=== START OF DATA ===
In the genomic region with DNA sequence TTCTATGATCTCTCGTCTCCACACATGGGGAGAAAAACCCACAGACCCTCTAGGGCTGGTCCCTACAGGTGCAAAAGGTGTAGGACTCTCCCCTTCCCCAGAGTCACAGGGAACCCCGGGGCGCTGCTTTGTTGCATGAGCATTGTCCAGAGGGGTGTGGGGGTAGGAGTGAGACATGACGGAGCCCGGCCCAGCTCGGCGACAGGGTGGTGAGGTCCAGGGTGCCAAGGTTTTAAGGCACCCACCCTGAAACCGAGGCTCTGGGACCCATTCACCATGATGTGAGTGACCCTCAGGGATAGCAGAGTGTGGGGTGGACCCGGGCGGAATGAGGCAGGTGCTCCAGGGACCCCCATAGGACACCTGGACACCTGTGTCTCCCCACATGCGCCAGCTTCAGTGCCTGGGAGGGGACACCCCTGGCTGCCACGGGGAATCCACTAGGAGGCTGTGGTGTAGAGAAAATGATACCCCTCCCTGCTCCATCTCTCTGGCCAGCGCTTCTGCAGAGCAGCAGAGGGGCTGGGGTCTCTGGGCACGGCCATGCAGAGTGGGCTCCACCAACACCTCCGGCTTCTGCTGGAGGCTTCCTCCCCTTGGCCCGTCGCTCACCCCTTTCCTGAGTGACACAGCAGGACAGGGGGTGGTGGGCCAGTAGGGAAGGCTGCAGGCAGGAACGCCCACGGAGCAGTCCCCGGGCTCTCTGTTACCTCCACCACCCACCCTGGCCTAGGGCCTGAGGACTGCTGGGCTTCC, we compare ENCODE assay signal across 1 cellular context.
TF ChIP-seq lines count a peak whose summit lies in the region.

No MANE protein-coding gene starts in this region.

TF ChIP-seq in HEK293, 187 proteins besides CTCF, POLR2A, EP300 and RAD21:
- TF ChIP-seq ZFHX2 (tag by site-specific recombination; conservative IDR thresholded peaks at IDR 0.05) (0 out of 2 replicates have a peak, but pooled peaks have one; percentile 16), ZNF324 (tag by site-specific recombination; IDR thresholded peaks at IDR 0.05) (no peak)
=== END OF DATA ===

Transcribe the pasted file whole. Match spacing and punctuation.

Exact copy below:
In the genomic region with DNA sequence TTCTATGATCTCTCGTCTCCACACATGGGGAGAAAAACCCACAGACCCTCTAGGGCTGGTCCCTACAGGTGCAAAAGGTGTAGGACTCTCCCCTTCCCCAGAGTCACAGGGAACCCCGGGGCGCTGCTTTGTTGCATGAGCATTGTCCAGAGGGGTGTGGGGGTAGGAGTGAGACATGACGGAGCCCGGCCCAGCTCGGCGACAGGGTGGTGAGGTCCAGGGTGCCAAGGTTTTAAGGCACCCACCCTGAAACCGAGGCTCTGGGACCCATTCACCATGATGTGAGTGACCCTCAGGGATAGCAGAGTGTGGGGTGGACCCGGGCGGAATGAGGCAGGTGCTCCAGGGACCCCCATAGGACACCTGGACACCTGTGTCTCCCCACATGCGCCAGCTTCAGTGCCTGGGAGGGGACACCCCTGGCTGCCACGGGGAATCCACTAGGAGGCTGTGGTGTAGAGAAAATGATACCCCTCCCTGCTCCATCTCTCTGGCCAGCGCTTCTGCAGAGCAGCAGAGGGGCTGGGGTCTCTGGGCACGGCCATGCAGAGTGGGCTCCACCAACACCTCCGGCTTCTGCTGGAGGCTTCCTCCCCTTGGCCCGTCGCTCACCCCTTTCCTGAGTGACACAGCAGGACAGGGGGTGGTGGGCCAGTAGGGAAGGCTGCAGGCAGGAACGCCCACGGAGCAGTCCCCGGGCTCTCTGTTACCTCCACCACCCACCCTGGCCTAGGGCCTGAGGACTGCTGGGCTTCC, we compare ENCODE assay signal across 1 cellular context.
TF ChIP-seq lines count a peak whose summit lies in the region.

No MANE protein-coding gene starts in this region.

TF ChIP-seq in HEK293, 187 proteins besides CTCF, POLR2A, EP300 and RAD21:
- TF ChIP-seq ZFHX2 (tag by site-specific recombination; conservative IDR thresholded peaks at IDR 0.05) (0 out of 2 replicates have a peak, but pooled peaks have one; percentile 16), ZNF324 (tag by site-specific recombination; IDR thresholded peaks at IDR 0.05) (no peak)